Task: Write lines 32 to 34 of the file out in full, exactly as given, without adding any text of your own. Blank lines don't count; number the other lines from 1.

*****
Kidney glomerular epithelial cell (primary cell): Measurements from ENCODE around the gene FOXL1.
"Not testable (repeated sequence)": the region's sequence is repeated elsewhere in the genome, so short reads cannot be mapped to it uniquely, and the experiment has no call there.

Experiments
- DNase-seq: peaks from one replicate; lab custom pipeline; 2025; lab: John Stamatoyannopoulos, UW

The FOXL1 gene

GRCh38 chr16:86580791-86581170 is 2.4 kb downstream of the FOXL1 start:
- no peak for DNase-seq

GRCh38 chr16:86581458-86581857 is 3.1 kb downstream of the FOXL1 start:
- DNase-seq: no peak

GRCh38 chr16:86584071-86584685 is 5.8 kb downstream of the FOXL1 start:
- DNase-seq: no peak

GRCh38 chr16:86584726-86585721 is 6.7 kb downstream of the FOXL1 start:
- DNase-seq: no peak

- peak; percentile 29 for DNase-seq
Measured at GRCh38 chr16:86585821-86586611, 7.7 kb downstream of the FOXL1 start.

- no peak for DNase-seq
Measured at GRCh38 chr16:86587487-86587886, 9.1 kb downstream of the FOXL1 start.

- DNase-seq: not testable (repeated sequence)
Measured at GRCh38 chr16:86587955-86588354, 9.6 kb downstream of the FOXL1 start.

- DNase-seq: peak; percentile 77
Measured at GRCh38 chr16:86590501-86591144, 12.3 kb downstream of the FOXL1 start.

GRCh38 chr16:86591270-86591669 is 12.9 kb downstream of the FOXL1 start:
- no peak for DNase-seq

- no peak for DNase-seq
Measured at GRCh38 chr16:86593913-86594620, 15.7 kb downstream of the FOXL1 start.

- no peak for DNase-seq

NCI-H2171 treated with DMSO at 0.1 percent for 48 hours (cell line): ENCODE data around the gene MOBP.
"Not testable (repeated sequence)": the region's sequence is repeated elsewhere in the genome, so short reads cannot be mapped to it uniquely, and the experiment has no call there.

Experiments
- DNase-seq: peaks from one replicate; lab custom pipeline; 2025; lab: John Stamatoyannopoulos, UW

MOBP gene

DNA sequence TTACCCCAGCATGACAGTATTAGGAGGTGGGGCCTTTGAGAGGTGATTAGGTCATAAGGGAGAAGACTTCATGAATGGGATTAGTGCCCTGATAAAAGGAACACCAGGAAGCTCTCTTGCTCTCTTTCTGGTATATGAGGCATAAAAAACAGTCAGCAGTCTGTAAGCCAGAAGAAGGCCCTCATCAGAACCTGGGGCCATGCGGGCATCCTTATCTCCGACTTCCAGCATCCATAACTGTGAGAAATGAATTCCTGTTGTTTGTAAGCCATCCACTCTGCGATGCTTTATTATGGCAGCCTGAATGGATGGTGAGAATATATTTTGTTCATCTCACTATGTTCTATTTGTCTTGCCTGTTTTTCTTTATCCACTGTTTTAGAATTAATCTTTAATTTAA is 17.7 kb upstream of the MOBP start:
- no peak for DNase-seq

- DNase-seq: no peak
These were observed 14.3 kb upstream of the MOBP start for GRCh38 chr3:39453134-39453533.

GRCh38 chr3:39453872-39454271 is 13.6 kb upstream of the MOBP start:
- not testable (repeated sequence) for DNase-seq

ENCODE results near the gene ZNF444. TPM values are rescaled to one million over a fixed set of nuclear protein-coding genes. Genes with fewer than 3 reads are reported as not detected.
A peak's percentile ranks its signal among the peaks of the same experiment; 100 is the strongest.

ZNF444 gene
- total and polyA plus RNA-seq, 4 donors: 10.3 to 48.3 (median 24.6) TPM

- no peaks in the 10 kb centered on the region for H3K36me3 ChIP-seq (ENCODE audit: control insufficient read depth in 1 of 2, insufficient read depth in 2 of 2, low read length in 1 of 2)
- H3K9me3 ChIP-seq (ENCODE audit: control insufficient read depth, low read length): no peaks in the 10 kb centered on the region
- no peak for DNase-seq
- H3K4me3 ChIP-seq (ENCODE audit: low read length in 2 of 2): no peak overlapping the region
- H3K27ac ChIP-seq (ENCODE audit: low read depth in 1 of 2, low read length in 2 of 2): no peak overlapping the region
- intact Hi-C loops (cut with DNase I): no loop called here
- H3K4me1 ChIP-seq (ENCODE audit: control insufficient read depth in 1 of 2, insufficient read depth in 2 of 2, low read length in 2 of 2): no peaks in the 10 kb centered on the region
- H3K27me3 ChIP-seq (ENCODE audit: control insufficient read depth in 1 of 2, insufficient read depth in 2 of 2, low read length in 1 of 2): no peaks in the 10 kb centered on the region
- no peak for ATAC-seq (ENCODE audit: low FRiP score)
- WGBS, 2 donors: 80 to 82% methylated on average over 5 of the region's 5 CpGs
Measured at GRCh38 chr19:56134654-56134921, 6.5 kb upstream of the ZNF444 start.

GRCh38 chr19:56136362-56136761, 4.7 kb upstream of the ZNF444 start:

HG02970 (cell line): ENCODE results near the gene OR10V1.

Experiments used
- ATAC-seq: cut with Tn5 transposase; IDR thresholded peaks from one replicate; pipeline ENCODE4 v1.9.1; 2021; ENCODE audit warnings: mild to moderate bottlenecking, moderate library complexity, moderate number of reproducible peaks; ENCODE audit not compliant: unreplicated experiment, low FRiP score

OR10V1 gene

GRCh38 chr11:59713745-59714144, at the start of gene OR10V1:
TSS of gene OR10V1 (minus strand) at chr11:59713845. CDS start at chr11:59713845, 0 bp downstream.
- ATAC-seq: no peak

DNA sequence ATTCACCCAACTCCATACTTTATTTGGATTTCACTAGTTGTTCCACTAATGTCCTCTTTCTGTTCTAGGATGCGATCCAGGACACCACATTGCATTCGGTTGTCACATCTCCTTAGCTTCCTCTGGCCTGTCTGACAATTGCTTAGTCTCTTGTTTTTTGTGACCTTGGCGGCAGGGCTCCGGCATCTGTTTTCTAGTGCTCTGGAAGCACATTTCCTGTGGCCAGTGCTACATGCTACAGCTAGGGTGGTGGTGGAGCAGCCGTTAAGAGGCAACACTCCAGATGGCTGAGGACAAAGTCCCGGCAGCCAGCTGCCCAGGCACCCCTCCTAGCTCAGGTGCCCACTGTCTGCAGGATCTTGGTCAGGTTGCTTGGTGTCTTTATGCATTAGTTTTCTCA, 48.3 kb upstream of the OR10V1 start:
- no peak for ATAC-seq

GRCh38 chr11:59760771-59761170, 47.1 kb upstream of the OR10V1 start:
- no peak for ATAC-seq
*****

DNA sequence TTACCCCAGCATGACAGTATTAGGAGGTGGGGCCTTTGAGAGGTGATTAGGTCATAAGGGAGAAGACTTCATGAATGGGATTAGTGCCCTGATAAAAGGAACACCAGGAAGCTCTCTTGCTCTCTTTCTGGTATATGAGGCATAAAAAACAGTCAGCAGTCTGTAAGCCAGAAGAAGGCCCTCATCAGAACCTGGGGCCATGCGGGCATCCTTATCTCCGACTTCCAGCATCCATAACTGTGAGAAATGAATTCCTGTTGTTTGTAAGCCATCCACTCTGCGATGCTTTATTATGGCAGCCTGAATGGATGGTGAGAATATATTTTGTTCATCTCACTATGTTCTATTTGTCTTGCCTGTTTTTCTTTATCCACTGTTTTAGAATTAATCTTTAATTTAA is 17.7 kb upstream of the MOBP start:
- no peak for DNase-seq

- DNase-seq: no peak